Comcast Sees New Path Ahead for ‘Watchable’

Two years after launching watchable, Comcast is altering the game plan for the short-form, ad-based video service that’s available to the cable operator’s customers on set-top boxes and to all consumers with mobile devices connected to the internet.

After reassessing the landscape for digital short-form content, Comcast confirmed that it is reallocating resources and making some significant strategic changes for Watchable, a “digital-first” service that’s currently offered on X1 set-tops, web browsers and mobile apps for Android and iOS smartphones and tablets.

Heading toward 2018, part of that new plan is to “double down” on Watchable’s technology platform and its distribution on X1 and other Comcast properties, according to Jamie Gillingham, Comcast’s vice president of strategic development.

He said the plan is to also “de-emphasize” Watchable’s over-the-top distribution, and to halt future work centered on Watchable originals, which paved the way for exclusive series from an array of content partners that included Ballin’ on a Budget (Refinery29), Cholos Try (mitú), How to Human and Would You Rather (, I Want My Phone Back (CollegeHumor), and Logan Paul VS (Studio71), among others.

“We’ve hit the pause button on that,” Gillingham said, regarding Watchable originals. “We’ll focus more on the licensed content, the nonexclusive content.”

Gillingham said these changes are coming about as Comcast assessed its view of the market and where it should prioritize and focus its energies for 2018 and beyond.

Comcast isn’t the only major service provider to tweak its digital video strategy of late. Verizon recently went through a similar exercise with go90, its free, ad-supported service, before introducing a retooled version earlier this year that was developed by a group formed after Verizon’s acquisition of Vessel.

Gillingham said Watchable is committed to offering its current batch of originals and the slate of other original fare that’s already on tap for 2017.

Regarding Watchable’s OTT distribution, Gillingham stressed that Comcast hasn’t made a firm decision about whether the company will maintain or sunset those apps.

“In the near term, we’ll redeploy resources that we’ve been using to develop our audience over-the-top, and that comes mostly in the form of our exclusive original programming and a lot of our over-the-top marketing activity,” he said.

Reports of Struggles

The changes at Watchable are also coming about amid reports that the service has struggled to pull in big numbers.

Watchable didn’t serve up any specific viewing figures, but Gillingham stressed that Comcast has been happy with Watchable’s ability to develop audience across its different platforms.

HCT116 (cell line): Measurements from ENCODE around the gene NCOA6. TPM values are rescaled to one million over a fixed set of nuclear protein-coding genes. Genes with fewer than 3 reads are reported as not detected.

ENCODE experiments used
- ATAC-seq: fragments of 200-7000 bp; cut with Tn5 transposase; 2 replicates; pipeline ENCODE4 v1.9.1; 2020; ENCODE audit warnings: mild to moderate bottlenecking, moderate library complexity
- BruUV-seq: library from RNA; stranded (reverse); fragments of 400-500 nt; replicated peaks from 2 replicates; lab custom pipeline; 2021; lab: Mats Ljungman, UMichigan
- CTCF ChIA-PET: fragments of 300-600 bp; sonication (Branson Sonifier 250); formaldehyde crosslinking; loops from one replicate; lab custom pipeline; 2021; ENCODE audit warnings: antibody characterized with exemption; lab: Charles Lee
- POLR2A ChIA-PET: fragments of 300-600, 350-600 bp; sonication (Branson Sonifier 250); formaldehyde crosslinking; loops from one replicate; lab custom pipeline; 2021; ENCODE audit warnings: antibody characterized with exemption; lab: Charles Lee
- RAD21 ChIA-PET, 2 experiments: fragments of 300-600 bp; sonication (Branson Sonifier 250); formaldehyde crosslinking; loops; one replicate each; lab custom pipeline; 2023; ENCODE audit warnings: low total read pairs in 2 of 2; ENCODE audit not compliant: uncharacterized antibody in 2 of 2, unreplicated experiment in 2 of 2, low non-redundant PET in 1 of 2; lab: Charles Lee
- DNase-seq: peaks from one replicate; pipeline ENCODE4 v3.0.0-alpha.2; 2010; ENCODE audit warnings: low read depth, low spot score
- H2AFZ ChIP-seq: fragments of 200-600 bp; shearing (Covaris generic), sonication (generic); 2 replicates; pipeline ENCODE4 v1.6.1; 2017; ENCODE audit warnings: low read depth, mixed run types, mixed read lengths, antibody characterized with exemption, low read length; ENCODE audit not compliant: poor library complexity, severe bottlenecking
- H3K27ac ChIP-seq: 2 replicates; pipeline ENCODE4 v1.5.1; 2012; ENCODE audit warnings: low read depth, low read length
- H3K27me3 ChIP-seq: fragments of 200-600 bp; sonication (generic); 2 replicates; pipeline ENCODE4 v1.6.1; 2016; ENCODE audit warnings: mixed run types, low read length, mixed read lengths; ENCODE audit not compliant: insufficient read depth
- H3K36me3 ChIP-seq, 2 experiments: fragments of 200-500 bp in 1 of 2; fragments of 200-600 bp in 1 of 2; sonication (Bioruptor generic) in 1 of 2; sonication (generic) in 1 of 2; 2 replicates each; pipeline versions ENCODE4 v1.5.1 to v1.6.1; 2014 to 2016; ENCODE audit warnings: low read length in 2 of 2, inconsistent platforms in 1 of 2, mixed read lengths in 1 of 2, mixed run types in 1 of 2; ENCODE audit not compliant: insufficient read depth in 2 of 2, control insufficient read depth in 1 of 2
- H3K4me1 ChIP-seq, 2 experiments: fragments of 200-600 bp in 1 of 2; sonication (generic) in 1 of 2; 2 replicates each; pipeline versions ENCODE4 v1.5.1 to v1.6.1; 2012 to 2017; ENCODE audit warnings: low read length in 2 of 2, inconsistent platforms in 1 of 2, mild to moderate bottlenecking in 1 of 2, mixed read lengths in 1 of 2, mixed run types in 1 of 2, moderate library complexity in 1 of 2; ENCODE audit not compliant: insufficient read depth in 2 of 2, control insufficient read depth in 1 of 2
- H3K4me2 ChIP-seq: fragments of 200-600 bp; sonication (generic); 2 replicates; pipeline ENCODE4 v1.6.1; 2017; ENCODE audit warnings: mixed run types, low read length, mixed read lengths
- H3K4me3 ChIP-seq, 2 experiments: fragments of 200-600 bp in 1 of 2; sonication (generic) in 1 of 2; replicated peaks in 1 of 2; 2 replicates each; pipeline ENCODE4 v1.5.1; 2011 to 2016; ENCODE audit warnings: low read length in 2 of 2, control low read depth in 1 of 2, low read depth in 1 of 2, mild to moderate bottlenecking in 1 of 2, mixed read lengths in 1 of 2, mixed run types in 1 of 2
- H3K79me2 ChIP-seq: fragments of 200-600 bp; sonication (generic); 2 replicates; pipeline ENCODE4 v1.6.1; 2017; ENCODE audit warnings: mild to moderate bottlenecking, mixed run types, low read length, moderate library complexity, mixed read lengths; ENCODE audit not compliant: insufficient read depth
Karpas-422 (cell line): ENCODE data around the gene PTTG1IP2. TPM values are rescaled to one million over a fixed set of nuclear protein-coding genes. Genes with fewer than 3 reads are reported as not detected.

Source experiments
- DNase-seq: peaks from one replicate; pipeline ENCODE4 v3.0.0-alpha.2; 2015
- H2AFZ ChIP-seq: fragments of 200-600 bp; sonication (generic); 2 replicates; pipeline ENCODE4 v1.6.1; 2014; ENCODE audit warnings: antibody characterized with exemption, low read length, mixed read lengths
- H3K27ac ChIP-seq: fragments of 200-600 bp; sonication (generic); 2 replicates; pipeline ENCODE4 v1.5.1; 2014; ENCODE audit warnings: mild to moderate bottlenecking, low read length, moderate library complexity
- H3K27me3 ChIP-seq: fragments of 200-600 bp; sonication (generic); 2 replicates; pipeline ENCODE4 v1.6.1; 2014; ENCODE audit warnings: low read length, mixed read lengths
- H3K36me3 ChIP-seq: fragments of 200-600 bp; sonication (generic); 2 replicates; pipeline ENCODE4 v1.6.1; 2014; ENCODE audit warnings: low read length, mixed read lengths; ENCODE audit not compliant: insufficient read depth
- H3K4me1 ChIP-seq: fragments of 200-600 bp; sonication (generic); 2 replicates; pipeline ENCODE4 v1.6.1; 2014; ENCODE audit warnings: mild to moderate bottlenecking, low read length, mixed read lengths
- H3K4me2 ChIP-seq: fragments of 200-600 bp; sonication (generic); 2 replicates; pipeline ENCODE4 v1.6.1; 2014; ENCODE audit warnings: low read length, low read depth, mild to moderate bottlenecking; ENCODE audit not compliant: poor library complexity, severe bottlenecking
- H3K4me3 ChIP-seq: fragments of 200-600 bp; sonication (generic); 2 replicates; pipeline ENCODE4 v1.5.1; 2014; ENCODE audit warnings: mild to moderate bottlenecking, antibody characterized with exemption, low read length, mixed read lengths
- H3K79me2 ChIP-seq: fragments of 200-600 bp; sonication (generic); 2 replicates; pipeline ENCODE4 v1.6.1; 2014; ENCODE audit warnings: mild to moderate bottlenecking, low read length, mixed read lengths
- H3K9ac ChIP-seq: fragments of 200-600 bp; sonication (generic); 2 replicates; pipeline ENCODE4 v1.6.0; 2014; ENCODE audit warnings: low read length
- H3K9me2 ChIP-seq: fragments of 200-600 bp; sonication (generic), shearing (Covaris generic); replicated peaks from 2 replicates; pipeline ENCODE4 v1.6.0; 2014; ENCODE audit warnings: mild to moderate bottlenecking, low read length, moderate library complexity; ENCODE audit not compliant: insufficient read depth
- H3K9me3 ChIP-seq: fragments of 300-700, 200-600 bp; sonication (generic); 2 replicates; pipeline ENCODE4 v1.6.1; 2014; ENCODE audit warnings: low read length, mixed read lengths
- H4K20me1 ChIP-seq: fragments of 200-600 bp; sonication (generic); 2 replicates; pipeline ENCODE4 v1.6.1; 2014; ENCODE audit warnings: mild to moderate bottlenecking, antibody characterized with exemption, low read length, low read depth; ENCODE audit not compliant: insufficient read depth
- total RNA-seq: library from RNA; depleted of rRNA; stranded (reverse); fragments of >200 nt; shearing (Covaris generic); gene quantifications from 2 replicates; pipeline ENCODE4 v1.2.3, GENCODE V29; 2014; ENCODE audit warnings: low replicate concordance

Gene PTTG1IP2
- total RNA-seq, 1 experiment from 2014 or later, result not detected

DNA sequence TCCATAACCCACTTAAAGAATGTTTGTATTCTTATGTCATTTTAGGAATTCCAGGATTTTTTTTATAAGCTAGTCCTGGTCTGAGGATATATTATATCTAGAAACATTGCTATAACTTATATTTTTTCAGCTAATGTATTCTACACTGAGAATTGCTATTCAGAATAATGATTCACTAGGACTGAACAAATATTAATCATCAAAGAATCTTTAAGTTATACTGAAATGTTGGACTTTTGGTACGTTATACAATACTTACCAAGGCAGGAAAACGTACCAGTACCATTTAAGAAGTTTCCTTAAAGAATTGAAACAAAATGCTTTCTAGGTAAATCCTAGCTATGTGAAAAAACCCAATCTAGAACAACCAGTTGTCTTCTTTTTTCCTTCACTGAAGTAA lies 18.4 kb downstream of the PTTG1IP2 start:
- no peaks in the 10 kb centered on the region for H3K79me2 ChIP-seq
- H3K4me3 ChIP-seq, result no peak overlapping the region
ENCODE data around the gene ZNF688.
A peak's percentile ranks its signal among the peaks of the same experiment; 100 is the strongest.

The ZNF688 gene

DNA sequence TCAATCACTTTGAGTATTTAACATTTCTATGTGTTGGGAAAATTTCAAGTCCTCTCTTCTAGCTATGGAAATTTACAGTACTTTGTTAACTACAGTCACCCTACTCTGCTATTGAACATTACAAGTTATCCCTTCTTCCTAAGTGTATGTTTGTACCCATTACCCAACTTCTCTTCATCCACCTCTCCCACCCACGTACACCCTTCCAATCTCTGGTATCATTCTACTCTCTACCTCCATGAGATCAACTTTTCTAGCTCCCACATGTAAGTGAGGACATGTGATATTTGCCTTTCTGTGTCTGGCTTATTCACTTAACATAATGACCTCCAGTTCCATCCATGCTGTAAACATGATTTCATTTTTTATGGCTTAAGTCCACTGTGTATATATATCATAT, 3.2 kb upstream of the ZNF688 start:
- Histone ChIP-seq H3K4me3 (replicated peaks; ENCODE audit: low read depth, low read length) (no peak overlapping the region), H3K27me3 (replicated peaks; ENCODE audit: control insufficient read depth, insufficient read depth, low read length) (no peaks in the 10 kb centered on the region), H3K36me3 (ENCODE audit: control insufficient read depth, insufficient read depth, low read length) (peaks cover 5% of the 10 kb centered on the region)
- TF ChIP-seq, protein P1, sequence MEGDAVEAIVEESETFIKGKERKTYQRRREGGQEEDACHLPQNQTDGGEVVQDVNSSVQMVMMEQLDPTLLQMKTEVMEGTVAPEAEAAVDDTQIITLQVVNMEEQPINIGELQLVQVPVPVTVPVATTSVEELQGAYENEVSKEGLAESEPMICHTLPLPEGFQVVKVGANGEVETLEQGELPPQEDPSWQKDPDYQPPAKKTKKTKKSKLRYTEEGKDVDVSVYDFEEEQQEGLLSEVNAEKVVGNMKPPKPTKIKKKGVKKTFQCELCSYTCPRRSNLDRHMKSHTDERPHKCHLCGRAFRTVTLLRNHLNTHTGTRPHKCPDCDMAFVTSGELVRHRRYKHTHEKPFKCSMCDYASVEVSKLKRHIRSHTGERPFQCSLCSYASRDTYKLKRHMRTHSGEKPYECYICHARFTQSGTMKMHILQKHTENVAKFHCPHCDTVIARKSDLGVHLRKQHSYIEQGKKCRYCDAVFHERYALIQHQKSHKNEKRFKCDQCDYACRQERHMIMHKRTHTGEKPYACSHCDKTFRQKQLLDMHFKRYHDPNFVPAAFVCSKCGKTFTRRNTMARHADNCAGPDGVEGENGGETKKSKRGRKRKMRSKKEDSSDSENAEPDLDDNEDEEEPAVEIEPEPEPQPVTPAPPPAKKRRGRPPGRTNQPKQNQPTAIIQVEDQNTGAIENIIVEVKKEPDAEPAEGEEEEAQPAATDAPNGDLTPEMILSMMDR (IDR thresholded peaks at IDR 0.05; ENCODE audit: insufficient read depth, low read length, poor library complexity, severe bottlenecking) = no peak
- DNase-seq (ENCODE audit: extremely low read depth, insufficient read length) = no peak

“We’re especially happy on the mobile side, mobile web primarily, but also our mobile apps to a certain degree,” he said. Gillingham added that Watchable has also seen “very good traction on X1,” which offers more of a lean-back experience with features such as auto-play, playlisting and, generally, a pattern of longer session times.

Comcast has X1 rolled out to about 55% of its residential video subscriber base, and has been using that platform to integrate OTT services such as Netflix and YouTube.

“We’ve been really underleveraging the X1 platform in a lot of ways,” Gillingham said.

Even with the shift in some of Watchable’s strategy, he said the company remains bullish on the category and being a player in the digital content ecosystem.

“We believe in the digital native content, we believe in the new crop of studios and creators that we’ve seen popping up over the past several years,” Gillingham said. “It’s clearly resonating with very important segments of the audience … Our focus is still on developing and delivering a value proposition for that audience on the Comcast platforms.”

He also confirmed that Watchable is experimenting with the new Facebook Watch platform.

“We’re looking at it very selectively,” Gillingham said, noting that Watchable is offering a couple of series through Facebook Watch. “It’s a potentially great platform for certain types of talent-driven series for us that will allow us and our partners to reach an even broader audience much more quickly.”

Colin Dixon, founder and chief analyst of nScreenMedia, believes that services such as Watchable and go90, despite a historic focus on exclusives, will remain challenged because the niche they are trying to fill is already being addressed well by other sources and services that are adept at aggregating short-form digital content.

“They’re trying to do something that people don’t want or feel that they don’t need,” Dixon said.

Dixon also questioned whether Watchable will find success by putting more focus on X1, and now sees go90 as a fundamentally different animal due to its more mobile-focused approach.

“They [go90] have more runway to get something like this going and allow it to find an audience,” he said, but stressed that, despite recent changes, there’s no guarantee that go90 will be successful either.